Did you ever dream about wandering through the radio stations like you really were in San Andreas?

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GTA: San Andreas radio set

Grand Theft Auto soundtrack is well known for its high quality selection and funny interludes. Rockstar did a great job at crafting the radio stations of the game, and you can even buy Vice City’s and San Andreas’s as CD box sets!

To make the experience more enjoyable — and learn a few things while I’m at it, I decided to hack a radio set to pick up the game’s stations.

The main idea was to be able to scroll the frequency pot and move through the virtual stations, like I would with a standard radio. The main constraint was software-related: I wanted each virtual station to continue playing even if I was not listening to it. Again, like in the real world.

Let’s do this!

1. Hardware platform

I’d have gladly used an Arduino-like for this kind of portable, embedded project: it’s less prone to fail because it’s a much simpler architecture than SBCs (Single Board Computers).

Raspberry Pi 3

But to play tens of files at the same time requires some guts so I settled on the Raspberry Pi single-board computer. Moreover, I already used it on several projects and am comfortable with it. Python would be the language of choice because I was in the mood. Do I need another reason? 🤔

2. Python software mixer

Then I needed to settle on a Python library that could:

  • Handle multiple audio sources
  • Have a high-level interface to control these sources

If I can load several files at once and control their volumes, that’s all I need to build a virtual radio. Because that’s basically what happens in the real world: each station is an audio source and the frequency pot changes the volume of these sources (from your ears point of view).

After much testing (pygame-mixer, python-sounddevice, puredata with a mixer patch) and struggling I settled on swmixer. It can even stream the input files instead of loading it in full, which would be handy for me because I planned to concatenate each station soundtrack into a single file. But not being maintained anymore, I forked it to patch a bug.

I choose to use a Raspberry Pi 3 because the 2B was bottlenecking the audio output in some way. Didn’t get too deep into why, as long as it worked better I moved to the next step…

3. High-level rotary encoders interface (meet pyKY040)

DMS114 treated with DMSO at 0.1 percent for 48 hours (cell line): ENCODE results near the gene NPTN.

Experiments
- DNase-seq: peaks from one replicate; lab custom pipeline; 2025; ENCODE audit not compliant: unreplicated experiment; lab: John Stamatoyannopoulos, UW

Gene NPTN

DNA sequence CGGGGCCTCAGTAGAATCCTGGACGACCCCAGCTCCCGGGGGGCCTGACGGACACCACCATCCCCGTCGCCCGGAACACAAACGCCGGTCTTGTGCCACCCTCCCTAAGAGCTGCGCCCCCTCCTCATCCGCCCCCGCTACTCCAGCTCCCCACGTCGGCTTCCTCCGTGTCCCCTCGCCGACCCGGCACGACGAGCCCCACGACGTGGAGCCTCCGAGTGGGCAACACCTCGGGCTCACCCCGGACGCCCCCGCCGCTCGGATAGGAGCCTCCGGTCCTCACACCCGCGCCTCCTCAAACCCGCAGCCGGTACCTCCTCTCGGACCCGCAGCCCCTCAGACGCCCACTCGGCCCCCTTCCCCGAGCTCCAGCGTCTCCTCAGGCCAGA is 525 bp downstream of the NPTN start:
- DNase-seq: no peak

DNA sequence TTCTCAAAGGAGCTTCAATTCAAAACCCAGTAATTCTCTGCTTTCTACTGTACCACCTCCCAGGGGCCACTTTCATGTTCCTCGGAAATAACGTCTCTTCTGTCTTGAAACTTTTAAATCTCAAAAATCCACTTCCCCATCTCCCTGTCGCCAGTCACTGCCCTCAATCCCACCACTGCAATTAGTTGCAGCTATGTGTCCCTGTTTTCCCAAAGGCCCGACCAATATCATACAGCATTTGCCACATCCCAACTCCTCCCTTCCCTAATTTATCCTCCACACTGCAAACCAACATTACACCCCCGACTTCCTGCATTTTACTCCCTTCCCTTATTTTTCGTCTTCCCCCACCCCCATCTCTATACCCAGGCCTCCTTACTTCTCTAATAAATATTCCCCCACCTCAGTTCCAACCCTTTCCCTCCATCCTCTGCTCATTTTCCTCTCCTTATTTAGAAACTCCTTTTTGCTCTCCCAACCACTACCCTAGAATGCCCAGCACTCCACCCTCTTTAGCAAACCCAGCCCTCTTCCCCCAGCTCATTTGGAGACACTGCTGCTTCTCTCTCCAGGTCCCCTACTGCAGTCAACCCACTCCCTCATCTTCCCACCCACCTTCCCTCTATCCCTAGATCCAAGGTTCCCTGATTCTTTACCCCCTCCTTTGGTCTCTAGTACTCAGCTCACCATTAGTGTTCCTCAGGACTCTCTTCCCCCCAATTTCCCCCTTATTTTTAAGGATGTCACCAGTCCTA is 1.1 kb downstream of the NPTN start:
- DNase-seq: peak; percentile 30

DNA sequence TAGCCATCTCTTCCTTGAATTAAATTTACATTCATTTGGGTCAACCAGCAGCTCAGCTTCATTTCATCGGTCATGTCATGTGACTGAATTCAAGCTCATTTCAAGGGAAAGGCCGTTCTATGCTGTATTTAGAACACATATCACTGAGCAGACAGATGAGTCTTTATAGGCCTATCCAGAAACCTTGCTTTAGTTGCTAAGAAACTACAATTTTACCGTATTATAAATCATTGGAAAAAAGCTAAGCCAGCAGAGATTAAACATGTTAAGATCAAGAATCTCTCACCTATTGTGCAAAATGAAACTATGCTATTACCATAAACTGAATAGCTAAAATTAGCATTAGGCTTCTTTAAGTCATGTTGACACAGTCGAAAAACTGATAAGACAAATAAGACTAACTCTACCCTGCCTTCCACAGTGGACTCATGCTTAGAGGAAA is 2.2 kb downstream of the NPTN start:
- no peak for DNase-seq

KY040 rotary encoders

The best Python library I found at the time for the KY040 rotary encoders I’m using was KY040 but I didn’t quite fit my needs and I wanted to take a try on making my first real Python module, so I wrote pyKY040.


  • Increment callback
  • Decrement callback
  • Change callback (increment or decrement)
  • Switch press callback


  • Scale mode (internal counter is bound between X and Y, and is given as argument in the callback functions)
  • Looped scale mode (from X to Y, then X again)
  • Custom scale step

It allows me to delegate the encoders logic and focus on what happens when I interact with it.

The only lines you’ll find about the encoders in the main script are:

tuning_encoder = pyky040.Encoder(CLK=17, DT=27, SW=22)
tuning_encoder.setup(scale_min=MIN_VFREQ, scale_max=MAX_VFREQ, step=1, chg_callback=vfreq_changed)
tuning_thread = threading.Thread(target=tuning_encoder.watch)

volume_encoder = pyky040.Encoder(CLK=5, DT=6, SW=13)
volume_encoder.setup(scale_min=0, scale_max=10, step=1, inc_callback=inc_global_volume, dec_callback=dec_global_volume, sw_callback=toggle_mute)
global_volume_thread = threading.Thread(target=volume_encoder.watch)


4. Virtual radio software (code)

Now that I could play files and had an interface with my encoders, it was time to write the actual virtual radio software.

It acts like a virtual radio band. On particular frequencies (or virtual frequencies a.k.a. vfreqs) you can hear audio playing — they are swmixer channels. Between two vfreqs, you can hear a blend of their audio sources.

 Chn 1          Chn 2          Chn 3          Chn 4         Chn n        
   |              |              |              |             |